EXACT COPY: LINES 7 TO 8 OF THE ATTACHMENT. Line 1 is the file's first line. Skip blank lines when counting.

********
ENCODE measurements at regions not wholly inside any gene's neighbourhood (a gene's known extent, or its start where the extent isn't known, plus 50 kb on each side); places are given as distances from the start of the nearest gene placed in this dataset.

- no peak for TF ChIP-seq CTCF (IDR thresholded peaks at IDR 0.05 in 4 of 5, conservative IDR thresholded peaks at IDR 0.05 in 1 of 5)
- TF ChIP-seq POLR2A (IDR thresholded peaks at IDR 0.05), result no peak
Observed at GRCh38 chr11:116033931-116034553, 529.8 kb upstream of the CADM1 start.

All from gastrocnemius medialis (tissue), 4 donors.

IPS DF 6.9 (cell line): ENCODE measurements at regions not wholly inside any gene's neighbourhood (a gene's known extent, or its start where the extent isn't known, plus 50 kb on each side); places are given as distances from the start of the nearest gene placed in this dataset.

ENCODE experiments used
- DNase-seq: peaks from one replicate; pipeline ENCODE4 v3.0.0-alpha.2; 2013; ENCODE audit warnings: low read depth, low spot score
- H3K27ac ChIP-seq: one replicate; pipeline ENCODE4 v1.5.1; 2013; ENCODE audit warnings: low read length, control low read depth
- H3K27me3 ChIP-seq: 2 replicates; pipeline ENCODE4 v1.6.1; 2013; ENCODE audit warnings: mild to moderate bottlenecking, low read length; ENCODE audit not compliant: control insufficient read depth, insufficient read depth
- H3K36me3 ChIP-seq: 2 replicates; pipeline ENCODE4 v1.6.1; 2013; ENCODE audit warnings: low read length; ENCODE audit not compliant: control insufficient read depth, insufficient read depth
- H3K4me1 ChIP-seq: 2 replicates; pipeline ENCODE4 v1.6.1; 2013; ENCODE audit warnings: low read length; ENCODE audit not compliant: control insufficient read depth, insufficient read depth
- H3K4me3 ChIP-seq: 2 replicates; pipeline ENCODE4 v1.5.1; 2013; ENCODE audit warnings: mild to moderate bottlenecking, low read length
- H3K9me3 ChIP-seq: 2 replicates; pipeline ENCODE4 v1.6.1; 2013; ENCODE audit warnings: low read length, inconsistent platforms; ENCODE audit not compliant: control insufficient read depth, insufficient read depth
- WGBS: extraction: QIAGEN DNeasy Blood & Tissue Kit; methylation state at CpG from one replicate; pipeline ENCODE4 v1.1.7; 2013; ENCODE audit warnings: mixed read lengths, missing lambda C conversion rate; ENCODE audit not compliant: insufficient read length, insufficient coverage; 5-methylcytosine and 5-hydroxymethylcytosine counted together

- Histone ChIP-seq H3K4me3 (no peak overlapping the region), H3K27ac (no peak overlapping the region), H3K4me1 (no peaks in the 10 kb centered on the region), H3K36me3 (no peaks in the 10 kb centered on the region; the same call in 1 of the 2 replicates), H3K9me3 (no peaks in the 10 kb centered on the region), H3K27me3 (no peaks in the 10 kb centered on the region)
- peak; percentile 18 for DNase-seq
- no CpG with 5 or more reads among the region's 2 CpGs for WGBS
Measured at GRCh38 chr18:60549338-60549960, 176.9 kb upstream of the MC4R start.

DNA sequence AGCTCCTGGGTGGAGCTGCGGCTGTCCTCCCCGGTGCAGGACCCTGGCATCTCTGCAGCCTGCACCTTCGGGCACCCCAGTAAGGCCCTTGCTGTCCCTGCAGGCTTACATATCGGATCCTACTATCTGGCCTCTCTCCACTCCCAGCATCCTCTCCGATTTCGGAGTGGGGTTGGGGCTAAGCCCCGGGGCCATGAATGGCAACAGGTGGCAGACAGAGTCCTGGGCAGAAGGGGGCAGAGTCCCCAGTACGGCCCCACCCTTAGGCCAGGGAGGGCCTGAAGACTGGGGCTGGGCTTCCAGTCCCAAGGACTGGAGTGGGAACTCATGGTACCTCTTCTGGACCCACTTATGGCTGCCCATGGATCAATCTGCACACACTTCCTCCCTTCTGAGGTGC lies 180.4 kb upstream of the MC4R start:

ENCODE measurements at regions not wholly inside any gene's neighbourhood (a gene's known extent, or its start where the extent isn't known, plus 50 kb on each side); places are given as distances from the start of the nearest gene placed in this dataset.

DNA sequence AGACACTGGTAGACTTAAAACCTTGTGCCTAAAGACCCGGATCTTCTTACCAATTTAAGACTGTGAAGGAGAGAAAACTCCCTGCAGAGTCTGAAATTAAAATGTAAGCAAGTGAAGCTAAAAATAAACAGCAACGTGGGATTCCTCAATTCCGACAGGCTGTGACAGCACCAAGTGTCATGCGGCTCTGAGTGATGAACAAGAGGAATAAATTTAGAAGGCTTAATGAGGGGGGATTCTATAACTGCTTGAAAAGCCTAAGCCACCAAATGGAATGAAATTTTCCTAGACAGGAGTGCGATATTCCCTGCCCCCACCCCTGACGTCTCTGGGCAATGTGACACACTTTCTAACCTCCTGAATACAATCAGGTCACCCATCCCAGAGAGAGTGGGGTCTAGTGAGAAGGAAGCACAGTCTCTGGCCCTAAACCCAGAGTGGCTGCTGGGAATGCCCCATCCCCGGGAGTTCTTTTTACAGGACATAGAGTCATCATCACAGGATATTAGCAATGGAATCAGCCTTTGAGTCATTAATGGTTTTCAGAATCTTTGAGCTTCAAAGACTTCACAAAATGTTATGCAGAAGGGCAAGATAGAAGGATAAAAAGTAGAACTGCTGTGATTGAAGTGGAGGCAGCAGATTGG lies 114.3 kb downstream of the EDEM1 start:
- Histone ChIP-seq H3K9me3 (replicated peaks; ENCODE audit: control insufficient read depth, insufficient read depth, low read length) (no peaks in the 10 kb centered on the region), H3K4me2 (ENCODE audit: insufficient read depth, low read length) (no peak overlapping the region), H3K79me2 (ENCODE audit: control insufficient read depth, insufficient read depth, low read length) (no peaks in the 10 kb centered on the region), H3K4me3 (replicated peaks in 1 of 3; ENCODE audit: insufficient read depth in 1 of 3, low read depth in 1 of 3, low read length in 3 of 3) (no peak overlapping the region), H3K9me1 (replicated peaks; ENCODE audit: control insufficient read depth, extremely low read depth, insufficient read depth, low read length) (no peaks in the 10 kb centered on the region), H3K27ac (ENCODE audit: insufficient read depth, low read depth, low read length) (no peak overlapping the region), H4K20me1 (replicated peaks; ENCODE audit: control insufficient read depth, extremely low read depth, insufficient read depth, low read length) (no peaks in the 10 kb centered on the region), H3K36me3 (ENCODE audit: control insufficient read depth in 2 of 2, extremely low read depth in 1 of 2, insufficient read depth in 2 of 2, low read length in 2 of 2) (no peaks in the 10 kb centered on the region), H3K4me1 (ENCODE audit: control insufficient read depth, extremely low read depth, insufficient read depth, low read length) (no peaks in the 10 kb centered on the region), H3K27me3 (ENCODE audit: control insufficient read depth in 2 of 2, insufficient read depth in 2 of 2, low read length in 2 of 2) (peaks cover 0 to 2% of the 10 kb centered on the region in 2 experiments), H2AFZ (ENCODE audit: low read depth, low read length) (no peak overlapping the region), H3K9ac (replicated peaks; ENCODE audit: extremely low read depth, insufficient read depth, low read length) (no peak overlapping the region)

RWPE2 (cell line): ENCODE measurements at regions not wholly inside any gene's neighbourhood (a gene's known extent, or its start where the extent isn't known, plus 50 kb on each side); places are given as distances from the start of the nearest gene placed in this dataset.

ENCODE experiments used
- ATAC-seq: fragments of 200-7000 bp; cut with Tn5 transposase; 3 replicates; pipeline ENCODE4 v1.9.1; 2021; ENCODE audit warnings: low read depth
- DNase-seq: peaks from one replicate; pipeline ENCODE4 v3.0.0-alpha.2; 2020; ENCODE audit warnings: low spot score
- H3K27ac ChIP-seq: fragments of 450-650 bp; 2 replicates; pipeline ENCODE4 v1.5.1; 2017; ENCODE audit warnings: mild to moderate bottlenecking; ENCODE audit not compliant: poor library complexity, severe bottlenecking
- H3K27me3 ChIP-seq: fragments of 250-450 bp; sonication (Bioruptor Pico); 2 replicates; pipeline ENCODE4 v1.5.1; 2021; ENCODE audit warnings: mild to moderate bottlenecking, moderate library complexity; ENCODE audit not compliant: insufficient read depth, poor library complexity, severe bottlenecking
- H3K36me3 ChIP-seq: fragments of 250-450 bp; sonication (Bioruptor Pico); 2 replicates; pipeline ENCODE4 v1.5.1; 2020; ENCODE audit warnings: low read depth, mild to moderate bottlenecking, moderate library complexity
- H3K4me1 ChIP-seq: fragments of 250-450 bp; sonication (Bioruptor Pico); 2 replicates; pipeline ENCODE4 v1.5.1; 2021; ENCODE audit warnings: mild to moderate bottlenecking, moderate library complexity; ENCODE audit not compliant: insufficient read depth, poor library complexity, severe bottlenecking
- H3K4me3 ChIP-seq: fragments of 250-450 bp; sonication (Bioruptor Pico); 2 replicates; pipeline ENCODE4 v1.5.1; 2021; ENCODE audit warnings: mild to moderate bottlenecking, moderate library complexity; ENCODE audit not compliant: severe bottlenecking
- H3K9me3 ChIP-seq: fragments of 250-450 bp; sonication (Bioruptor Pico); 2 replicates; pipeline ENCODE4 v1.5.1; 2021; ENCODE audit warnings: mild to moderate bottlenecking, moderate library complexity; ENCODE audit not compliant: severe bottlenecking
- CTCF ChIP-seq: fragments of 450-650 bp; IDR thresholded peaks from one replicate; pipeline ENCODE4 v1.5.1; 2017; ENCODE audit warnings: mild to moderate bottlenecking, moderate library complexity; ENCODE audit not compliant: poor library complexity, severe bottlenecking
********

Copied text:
ENCODE experiments used
- DNase-seq: peaks from one replicate; pipeline ENCODE4 v3.0.0-alpha.2; 2013; ENCODE audit warnings: low read depth, low spot score